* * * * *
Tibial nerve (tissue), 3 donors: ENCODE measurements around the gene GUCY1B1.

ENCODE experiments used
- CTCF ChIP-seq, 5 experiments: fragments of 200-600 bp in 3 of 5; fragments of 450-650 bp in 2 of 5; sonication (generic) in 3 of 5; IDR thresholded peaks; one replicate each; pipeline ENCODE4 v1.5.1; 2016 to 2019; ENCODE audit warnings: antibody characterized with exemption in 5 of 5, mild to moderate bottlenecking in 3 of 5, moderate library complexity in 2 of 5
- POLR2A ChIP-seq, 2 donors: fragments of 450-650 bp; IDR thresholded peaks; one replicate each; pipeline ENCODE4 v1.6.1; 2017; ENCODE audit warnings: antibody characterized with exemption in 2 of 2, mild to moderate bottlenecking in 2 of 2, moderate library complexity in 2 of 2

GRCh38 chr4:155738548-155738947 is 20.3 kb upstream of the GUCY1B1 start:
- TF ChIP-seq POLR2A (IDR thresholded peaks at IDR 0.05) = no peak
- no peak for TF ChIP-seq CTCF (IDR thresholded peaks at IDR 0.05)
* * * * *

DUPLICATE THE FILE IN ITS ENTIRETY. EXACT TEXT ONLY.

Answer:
Tibial nerve (tissue), 3 donors: ENCODE measurements around the gene GUCY1B1.

ENCODE experiments used
- CTCF ChIP-seq, 5 experiments: fragments of 200-600 bp in 3 of 5; fragments of 450-650 bp in 2 of 5; sonication (generic) in 3 of 5; IDR thresholded peaks; one replicate each; pipeline ENCODE4 v1.5.1; 2016 to 2019; ENCODE audit warnings: antibody characterized with exemption in 5 of 5, mild to moderate bottlenecking in 3 of 5, moderate library complexity in 2 of 5
- POLR2A ChIP-seq, 2 donors: fragments of 450-650 bp; IDR thresholded peaks; one replicate each; pipeline ENCODE4 v1.6.1; 2017; ENCODE audit warnings: antibody characterized with exemption in 2 of 2, mild to moderate bottlenecking in 2 of 2, moderate library complexity in 2 of 2

GRCh38 chr4:155738548-155738947 is 20.3 kb upstream of the GUCY1B1 start:
- TF ChIP-seq POLR2A (IDR thresholded peaks at IDR 0.05) = no peak
- no peak for TF ChIP-seq CTCF (IDR thresholded peaks at IDR 0.05)